Overall, how do i feel having given the time to the book again? Well, not badly ~ it wasn't wasted time ~ but not altogether happy, either: I would be happier with a bit more understanding of Cash's purposes, which seem hidden in the convolutions of plot, or with a bit more polish and professionalism on the dystopic themes. The ultimate test, as far as i'm concerned, however, is whether or not i would read another book by the same author, if i knew nothing about it other than the author. Here, i have to admit, The Janus Effect passes the test; if Cash writes again, if Y Lolfa publish, i will certainly read.

04 May, 2008

Darwin's Angel

Darwin's Angel: An Angelic Riposte to The God Delusion
John Cornwell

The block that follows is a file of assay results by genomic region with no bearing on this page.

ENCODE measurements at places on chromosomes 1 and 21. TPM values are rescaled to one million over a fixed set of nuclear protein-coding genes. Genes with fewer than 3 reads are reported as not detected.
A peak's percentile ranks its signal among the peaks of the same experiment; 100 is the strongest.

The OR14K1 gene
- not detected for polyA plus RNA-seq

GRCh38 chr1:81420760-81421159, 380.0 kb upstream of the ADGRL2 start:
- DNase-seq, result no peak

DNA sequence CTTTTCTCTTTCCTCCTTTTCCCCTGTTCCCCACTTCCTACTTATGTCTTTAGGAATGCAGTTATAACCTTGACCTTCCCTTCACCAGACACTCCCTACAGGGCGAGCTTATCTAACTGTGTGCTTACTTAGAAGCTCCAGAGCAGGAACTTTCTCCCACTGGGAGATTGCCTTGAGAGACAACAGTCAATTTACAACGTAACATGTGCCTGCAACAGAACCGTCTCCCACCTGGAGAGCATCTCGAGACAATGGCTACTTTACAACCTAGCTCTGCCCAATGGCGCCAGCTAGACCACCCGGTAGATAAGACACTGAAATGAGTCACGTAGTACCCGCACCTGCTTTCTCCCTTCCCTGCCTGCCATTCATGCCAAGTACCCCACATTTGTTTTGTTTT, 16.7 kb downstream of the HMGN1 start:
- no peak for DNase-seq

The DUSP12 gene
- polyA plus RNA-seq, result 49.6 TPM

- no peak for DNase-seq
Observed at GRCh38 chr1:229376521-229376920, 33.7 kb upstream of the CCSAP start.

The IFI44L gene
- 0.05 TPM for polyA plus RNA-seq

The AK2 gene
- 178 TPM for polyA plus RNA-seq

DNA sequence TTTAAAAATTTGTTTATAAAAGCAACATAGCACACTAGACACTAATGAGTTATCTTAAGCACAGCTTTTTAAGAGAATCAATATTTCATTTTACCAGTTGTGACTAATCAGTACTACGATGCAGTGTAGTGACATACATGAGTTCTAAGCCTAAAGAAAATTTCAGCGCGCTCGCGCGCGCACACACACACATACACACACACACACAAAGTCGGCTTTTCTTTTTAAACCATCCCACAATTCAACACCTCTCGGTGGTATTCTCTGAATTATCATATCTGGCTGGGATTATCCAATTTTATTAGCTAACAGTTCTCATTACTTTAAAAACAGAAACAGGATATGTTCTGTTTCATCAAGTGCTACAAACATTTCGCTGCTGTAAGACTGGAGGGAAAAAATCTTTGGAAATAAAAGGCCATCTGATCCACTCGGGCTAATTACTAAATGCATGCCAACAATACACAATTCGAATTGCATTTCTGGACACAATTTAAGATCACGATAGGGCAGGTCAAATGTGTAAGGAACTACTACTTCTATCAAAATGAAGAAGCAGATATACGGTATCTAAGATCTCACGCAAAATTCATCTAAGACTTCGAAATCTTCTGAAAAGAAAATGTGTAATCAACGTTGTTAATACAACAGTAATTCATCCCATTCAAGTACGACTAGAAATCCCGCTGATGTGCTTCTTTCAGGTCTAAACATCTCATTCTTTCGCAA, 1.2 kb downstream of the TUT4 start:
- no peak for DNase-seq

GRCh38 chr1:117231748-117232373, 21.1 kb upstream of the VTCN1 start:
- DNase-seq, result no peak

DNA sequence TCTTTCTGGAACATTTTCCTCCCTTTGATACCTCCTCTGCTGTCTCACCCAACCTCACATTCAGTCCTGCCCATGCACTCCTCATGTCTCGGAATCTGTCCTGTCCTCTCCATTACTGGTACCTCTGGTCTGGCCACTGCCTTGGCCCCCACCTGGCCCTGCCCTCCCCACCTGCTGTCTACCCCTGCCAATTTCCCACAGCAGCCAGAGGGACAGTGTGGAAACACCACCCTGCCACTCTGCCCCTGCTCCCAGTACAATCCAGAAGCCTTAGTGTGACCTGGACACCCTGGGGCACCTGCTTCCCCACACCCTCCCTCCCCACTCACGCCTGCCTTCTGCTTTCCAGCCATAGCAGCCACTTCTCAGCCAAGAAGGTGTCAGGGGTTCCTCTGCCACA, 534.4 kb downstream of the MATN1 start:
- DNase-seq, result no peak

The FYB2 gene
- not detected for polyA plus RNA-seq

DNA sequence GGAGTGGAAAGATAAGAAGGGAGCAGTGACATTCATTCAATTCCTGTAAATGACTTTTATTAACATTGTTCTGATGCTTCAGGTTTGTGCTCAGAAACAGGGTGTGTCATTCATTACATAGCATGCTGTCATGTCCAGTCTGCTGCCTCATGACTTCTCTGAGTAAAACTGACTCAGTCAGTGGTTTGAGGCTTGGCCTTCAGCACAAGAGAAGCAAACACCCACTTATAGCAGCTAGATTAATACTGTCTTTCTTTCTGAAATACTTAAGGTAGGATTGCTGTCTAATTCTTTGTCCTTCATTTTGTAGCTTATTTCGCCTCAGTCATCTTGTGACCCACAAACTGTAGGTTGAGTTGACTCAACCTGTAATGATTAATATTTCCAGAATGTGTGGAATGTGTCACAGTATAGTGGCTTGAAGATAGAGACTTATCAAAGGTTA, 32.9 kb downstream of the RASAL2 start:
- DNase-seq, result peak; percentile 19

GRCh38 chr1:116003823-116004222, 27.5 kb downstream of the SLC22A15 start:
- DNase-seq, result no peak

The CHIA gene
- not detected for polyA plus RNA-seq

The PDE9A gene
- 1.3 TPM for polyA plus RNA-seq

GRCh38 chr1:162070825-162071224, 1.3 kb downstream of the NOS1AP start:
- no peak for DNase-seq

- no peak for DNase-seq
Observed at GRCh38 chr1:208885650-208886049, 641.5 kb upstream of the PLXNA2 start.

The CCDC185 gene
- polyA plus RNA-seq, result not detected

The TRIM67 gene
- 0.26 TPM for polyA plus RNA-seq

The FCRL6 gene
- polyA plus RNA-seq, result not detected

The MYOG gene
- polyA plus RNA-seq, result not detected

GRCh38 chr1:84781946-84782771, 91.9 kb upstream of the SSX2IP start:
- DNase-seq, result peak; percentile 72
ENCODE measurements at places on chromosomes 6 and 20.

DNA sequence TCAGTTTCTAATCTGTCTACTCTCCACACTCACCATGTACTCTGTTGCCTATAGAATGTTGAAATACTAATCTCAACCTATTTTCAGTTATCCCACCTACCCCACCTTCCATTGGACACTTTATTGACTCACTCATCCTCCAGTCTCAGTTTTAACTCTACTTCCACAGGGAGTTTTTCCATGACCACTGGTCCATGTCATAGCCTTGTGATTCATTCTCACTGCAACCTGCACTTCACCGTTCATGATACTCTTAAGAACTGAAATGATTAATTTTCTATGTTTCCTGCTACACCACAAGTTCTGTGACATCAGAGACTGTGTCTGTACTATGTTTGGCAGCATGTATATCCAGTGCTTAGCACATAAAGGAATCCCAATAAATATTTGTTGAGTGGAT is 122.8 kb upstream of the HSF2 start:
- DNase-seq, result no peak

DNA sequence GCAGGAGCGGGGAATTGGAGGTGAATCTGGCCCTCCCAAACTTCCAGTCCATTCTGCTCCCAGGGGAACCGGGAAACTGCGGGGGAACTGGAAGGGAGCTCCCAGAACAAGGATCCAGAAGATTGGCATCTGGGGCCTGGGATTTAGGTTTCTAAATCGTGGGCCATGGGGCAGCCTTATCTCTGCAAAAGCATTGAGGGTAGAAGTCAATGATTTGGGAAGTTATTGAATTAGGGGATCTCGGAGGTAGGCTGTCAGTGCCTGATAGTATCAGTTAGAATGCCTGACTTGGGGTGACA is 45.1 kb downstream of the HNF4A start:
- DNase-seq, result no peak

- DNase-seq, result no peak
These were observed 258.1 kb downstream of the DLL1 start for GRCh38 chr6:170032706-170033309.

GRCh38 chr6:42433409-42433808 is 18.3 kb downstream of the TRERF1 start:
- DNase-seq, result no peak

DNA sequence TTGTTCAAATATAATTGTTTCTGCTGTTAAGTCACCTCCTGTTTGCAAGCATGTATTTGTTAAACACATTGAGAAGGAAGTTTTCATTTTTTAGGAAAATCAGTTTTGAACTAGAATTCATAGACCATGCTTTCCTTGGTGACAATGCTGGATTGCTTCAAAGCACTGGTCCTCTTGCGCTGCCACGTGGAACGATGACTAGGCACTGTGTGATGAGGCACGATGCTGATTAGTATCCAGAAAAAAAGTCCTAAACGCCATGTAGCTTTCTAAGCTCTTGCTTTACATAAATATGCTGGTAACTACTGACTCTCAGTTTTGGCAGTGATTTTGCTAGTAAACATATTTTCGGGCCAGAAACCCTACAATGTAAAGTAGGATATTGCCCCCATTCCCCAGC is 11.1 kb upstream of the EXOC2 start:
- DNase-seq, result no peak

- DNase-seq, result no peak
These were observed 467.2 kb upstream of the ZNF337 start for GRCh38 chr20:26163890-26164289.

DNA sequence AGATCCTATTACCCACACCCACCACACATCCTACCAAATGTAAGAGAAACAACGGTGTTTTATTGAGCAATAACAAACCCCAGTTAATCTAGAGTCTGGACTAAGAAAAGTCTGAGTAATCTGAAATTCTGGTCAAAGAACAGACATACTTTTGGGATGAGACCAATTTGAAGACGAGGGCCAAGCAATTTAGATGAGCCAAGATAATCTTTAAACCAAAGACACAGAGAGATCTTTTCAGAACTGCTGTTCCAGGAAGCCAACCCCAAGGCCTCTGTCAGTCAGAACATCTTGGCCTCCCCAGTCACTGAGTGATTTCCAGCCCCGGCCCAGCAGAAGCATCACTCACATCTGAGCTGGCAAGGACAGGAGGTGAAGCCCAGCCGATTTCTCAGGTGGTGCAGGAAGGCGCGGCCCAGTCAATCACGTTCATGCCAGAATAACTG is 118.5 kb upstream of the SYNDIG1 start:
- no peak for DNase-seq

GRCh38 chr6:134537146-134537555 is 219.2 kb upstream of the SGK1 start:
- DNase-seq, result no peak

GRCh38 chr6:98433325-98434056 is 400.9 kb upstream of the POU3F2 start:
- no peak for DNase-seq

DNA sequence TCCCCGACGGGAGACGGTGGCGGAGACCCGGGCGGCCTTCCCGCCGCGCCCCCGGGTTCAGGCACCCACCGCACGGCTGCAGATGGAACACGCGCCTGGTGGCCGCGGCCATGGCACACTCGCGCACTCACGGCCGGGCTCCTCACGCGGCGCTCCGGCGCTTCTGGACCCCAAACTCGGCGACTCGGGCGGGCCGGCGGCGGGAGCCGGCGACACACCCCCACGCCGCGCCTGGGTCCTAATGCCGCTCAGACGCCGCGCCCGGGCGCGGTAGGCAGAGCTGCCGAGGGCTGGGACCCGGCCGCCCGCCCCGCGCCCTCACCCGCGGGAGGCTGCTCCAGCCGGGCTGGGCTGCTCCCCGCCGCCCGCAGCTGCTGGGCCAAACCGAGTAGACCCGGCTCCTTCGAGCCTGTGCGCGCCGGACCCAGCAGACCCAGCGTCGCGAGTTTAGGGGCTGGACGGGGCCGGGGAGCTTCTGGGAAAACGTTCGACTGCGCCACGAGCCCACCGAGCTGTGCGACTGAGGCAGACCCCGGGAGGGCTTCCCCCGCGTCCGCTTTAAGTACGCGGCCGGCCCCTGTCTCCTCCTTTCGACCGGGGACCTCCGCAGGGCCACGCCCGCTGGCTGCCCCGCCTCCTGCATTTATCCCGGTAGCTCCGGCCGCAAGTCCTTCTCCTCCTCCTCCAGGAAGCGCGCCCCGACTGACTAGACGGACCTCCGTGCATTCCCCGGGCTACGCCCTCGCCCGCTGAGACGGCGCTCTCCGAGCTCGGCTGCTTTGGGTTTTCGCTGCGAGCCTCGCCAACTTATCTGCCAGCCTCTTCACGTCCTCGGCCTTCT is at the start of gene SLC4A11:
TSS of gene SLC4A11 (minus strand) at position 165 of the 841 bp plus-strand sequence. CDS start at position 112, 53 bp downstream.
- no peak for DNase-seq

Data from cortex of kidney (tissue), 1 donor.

Another of the many responses to Richard Dawkins’ book The God Delusion. This one has the conceit that it is written by a guardian angel, specifically that of Charles Darwin and Dawkins himself. Cornwell has not written at all angrily but, as one would expect from an angel, rather he writes with affection and concern for Dawkins and his complete misunderstanding of the situation. In this, it is much like most of the other reviews of Dawkins i have read, which have approached the issue as one of logic and thought rather than emotion, which it seems to me it is, at heart, for Dawkins himself. He is, for whatever reason, so repelled by religion, the revulsion is so deep, that an unthinking emotion is at the root, as it is at the root of so many of our most deeply held positions, and all his logic and thought has been bent to the task of justifying that emotional response. If this is the case, i wonder if it isn’t so much wasted energy to write books such as this ~ at least if one truly writes with the hope of engaging Dawkins in dialogue, which Cornwell probably doesn’t ~ because the past has clearly shown that Dawkins doesn’t participate in dialogue in his books (no matter what he may do in personal sessions), perhaps because he doesn’t wish his audience to become confused, perhaps because it is easier to set up straw men and beat them down to great applause than to actually engage in legitimate argument. Be that as it may, this little book is quick, easy, and clear though ultimately, i fear, unsuccessful.